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So what can you do? It’s impossible to ignore that little boy with the huge brown eyes begging you to buy a postcard featuring the Taj Mahal. How do you say ‘NO’ to the malnourished girl selling bracelets on the beach of Goa? In reality, the best thing you can do, if you really want to make a difference, is give money to charities, local and international, such as Save the Children and Railway Children. However, to me this is a moral dilemma, there is poverty all over the world, children and babies starving every day. But when you’re tucked up in your comfy English bed you don’t feel anywhere as near motivated to help these people as you do when it is right there in front of your eyes. Giving to charities is good but does it mean this little girl will eat today, or have a drink of clean water. This is where is gets controversial. Being frankly honest, if I want to give a beggar a chapati, or the rest of the water in my bottle, I will. Outside Amber Fort, Jaipur, I gave a barefoot boy who couldn’t have been any older than 3 years old a drink of water and the look of joy on his face brought tears to my eyes. The main argument against this is that giving to beggars encourages them to continue begging, targeting tourists and westerners. But really, they are forced to do this, they don’t have a choice, why shouldn’t they beg if it is the only way they might eat today. We all share this earth, so why should I deny these people something to eat or drink? It is going directly to them, not their bosses, bringing them happiness if only in the short term. Anything that can bring a smile to their face is surely better than nothing, even just playing a game with them or chatting to them. On the beaches of Sihanoukville, Cambodia we would have races with the children and they would ask us questions about our fascinating white skin. Why not make someone else happy?  Some people I met travelling would hesitate to do this, their argument ‘Well you can’t save everyone.’ It would be unfair to help that child if you can’t help the millions of others all over the world. NOOOOOO, this is so so so wrong. If we took this approach we would never get anywhere with tackling world poverty. It is not wrong for you to help anyone, to give someone something to eat, to bring a smile to their face. There might be someone else who is starving in the next city but that doesn’t mean it’s wrong to give to the person who needs your help right now. This is one of the biggest lessons I learnt travelling and I will not be forgetting it soon. So there you have it, my opinion on how to approach the problem of child beggars. You may agree or disagree, it really differs in terms of peoples own moral beliefs but I believe if you have the opportunity to directly bring happiness to someone in need you shouldn’t turn it away.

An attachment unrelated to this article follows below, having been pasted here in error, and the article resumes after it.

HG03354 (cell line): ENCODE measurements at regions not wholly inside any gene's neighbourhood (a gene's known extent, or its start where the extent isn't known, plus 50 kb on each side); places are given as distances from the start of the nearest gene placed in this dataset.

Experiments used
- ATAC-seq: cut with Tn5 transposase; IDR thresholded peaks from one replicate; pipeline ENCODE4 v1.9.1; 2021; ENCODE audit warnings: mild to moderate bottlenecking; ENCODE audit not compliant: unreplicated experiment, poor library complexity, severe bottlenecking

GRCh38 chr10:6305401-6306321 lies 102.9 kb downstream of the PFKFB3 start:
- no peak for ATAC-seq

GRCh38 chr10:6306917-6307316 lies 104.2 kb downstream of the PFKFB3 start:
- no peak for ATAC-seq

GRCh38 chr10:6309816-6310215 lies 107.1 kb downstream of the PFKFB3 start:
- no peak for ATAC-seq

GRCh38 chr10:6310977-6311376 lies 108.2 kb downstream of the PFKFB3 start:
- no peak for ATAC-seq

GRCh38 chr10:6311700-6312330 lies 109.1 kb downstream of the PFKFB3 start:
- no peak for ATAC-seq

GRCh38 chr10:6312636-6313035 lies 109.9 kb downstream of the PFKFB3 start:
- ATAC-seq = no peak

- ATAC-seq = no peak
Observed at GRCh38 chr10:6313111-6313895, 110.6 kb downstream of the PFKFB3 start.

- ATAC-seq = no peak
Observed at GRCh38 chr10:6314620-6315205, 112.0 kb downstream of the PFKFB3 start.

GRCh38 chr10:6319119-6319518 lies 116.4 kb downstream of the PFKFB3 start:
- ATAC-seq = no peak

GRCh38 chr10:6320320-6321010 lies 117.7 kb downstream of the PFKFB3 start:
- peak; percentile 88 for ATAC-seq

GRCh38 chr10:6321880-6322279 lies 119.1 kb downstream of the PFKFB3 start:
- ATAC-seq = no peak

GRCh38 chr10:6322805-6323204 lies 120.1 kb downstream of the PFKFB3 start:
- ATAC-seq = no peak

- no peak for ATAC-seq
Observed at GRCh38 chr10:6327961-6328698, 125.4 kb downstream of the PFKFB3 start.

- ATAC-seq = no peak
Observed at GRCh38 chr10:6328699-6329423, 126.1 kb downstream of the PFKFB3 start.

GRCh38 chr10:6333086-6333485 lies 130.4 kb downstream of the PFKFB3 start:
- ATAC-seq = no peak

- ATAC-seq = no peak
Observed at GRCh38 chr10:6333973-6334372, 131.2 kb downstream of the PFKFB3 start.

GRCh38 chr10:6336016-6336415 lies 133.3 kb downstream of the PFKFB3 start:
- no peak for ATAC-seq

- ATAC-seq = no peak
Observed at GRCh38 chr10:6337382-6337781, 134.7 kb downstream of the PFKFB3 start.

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One thought on “You can’t help everyone doesn’t mean you can’t help anyone

  1. Very thoughtful interpretation of the situation. Having grown up here, then lived in the states for a few years and back here now, I do see how unjustified though tempting and easy it is to put some money into the children’s hands. It only makes them into what you dont want them to be! Interesting to see you came to Jaipur too, my hometown. I wrote a post about it as well. see you around.